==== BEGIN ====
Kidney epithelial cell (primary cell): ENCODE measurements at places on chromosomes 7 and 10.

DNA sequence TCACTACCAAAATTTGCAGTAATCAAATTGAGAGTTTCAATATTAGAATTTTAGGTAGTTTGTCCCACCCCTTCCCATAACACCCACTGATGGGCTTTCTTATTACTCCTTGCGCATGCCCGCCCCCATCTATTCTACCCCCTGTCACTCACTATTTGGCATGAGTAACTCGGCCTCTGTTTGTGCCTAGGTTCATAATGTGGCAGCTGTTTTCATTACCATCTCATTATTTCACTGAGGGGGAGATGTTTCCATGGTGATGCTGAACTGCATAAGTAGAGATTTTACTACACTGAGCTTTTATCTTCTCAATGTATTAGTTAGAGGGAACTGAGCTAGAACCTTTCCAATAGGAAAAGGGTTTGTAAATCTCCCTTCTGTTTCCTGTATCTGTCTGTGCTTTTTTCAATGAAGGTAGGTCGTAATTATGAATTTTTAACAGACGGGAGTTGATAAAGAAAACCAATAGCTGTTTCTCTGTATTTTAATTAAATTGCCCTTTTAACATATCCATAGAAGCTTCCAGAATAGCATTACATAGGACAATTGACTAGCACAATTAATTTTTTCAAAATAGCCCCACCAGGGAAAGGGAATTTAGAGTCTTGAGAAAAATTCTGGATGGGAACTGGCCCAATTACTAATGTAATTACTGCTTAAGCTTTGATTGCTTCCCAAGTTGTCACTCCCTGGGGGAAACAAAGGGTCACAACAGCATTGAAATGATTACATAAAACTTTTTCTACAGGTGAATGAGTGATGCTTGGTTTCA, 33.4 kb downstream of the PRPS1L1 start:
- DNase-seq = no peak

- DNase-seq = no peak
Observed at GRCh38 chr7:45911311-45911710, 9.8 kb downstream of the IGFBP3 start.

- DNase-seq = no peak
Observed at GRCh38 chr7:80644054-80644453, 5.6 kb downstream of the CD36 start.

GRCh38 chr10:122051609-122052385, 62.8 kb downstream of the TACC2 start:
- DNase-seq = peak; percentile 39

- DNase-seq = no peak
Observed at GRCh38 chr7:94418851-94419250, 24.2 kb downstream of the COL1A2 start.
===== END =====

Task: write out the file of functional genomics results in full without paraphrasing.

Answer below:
Kidney epithelial cell (primary cell): ENCODE measurements at places on chromosomes 7 and 10.

DNA sequence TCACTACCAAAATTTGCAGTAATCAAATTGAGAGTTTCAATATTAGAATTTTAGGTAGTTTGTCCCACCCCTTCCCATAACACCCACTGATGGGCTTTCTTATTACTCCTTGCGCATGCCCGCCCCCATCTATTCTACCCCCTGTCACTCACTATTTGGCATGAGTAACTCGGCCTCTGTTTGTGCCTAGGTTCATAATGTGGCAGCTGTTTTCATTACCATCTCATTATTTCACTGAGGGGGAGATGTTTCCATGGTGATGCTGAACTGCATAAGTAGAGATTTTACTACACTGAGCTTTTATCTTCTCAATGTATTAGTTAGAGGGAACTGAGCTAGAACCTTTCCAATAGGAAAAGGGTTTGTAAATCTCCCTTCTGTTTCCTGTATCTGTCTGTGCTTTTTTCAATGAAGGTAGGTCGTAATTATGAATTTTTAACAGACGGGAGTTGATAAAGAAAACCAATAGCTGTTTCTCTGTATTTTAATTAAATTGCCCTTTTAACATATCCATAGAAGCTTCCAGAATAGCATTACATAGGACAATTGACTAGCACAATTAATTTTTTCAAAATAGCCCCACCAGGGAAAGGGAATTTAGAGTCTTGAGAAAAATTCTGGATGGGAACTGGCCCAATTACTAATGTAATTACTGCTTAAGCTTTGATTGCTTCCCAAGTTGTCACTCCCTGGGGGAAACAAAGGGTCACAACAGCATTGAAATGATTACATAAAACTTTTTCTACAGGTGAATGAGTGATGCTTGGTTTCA, 33.4 kb downstream of the PRPS1L1 start:
- DNase-seq = no peak

- DNase-seq = no peak
Observed at GRCh38 chr7:45911311-45911710, 9.8 kb downstream of the IGFBP3 start.

- DNase-seq = no peak
Observed at GRCh38 chr7:80644054-80644453, 5.6 kb downstream of the CD36 start.

GRCh38 chr10:122051609-122052385, 62.8 kb downstream of the TACC2 start:
- DNase-seq = peak; percentile 39

- DNase-seq = no peak
Observed at GRCh38 chr7:94418851-94419250, 24.2 kb downstream of the COL1A2 start.